"We Don't Have Much Time:" Raising Consciousness and Building the Future Now
The 2023 Rev. Dr. Martin Luther King, Jr. Annual Celebration, Monday, January 30, 5:30 pm - 7:00 pm, Breed Memorial Hall
Join the Africana Center, Tisch College of Civic Life, and the University Chaplaincy for the annual Rev. Dr. Martin Luther King Celebration. This year’s theme, "We Don't Have Much Time:" Raising Consciousness and Building the Future Now, is inspired by a series of lectures that King offered in 1968 that were published as a book entitled The Trumpet of Conscience. The 2023 guiding quote is from King's book The Trumpet of Conscience, and reads: “But we do not have much time. The revolutionary spirit is already world-wide. If the anger of the peoples of the world at the injustices of things is to be channeled into a revolution of love and creativity, we must begin now to work, urgently, with all peoples to shape a new world.”
We will welcome scholar Dr. Régine Michelle Jean-Charles as our keynote speaker. Dr. Jean-Charles is Director of Africana Studies, Dean’s Professor of Culture and Social Justice, and Professor of Africana Studies and Women’s, Gender and Sexuality Studies at Northeastern University and is the author of Martin Luther King and the Trumpet of Conscience Today. This powerful book invites us to critically reflect on King’s legacy and to resurrect King’s radical calls for transformation and justice for the sake of today’s most urgent issues: ending racism, sexual violence, and mass incarceration. Following her keynote address, attendees will engage in facilitated table discussion about what it looks like to personally and communally take action in our lives and campus now. Dinner will provided to guests in person. The event will be live-streamed, with a link emailed to you the day of the event. The event will also feature student artists and musicians as well as winners of the MLK Student Voices Award.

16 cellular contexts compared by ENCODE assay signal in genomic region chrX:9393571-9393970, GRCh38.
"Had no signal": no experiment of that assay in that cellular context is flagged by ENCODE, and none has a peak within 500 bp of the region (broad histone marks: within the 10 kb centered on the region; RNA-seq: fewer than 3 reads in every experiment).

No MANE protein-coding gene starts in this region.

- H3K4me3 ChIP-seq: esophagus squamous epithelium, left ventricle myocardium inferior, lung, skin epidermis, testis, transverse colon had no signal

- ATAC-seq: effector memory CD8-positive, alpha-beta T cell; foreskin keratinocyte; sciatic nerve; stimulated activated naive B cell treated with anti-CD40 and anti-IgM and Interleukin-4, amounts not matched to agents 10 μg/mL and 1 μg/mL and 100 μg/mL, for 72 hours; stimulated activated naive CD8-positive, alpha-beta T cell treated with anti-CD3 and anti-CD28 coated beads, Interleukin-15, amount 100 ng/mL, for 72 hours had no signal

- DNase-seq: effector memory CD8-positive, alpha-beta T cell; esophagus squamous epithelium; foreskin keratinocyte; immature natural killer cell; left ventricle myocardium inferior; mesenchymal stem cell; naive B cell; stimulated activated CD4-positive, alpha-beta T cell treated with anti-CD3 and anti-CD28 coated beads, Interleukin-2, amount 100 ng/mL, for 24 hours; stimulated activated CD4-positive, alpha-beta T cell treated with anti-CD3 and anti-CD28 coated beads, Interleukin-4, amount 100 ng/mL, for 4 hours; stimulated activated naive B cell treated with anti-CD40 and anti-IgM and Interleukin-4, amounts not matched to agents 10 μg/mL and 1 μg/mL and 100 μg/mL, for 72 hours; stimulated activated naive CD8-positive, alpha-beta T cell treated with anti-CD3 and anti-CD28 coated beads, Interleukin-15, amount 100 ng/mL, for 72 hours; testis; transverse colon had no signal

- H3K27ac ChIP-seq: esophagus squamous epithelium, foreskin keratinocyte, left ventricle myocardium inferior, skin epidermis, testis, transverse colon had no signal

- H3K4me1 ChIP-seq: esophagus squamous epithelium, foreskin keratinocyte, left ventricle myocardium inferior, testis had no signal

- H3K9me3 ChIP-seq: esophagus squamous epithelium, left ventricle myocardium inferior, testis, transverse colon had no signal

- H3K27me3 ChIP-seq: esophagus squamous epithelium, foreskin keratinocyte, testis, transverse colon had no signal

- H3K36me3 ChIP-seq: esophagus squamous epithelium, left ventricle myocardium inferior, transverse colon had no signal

A discussion series of the book, sponsored by the GLADC, will launch over winter break and include opportunities for members of the Tufts community to sign up for a small group discussion ahead of the January 30th celebration. And the MLK Day of Community Action, hosted by the Interfaith Ambassador Team on Saturday, February 4, will welcome students across the University for a day of reflection, learning, and action for justice and community.
The event will take place in person at Breed Memorial Hall, and will include dinner. Please email University Chaplaincy program manager Nora Bond with any questions or accessibility needs. We will have ASL interpretation on-site.
This event is co-hosted by the Africana Center, Tisch College of Civic Life, and the University Chaplaincy. The event is sponsored by the President's Office, with generous additional support from the Provost’s Office, the Department of History, the Department of Romance Studies, and the Fletcher School of Law and Diplomacy.